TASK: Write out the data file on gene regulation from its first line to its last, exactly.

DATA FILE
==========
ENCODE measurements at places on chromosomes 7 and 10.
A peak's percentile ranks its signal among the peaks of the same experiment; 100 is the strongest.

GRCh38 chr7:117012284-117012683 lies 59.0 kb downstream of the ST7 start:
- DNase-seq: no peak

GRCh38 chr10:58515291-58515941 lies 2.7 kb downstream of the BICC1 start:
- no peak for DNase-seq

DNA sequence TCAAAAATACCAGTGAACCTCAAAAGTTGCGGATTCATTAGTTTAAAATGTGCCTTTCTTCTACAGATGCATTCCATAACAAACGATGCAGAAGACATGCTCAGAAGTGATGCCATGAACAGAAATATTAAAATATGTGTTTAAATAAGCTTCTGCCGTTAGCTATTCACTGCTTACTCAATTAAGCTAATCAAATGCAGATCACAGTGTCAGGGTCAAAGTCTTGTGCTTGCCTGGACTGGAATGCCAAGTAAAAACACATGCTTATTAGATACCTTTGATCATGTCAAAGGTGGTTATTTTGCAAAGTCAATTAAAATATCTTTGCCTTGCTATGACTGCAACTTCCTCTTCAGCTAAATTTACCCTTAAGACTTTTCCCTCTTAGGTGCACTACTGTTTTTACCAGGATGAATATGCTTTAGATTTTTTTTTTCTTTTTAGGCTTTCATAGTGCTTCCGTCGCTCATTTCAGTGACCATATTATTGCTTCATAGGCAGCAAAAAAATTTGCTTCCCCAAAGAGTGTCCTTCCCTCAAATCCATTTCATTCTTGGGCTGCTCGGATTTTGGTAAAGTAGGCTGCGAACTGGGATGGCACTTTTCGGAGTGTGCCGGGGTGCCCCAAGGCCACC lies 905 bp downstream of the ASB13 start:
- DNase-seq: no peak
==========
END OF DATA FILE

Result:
ENCODE measurements at places on chromosomes 7 and 10.
A peak's percentile ranks its signal among the peaks of the same experiment; 100 is the strongest.

GRCh38 chr7:117012284-117012683 lies 59.0 kb downstream of the ST7 start:
- DNase-seq: no peak

GRCh38 chr10:58515291-58515941 lies 2.7 kb downstream of the BICC1 start:
- no peak for DNase-seq

DNA sequence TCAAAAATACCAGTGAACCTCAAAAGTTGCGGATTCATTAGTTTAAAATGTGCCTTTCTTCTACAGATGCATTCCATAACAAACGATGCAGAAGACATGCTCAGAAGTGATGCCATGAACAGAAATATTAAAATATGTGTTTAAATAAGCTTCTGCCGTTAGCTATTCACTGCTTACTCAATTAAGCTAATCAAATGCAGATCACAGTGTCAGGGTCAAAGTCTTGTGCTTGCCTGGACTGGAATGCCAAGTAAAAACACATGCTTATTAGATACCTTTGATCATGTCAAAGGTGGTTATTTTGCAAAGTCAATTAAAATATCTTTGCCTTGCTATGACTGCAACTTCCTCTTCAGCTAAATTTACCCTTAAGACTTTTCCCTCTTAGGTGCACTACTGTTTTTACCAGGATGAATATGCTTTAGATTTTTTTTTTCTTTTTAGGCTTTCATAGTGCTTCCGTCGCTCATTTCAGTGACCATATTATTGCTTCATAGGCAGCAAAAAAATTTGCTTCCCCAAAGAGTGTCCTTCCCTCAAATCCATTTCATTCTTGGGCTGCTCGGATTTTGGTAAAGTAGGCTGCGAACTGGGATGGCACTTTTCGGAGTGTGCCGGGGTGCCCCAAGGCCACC lies 905 bp downstream of the ASB13 start:
- DNase-seq: no peak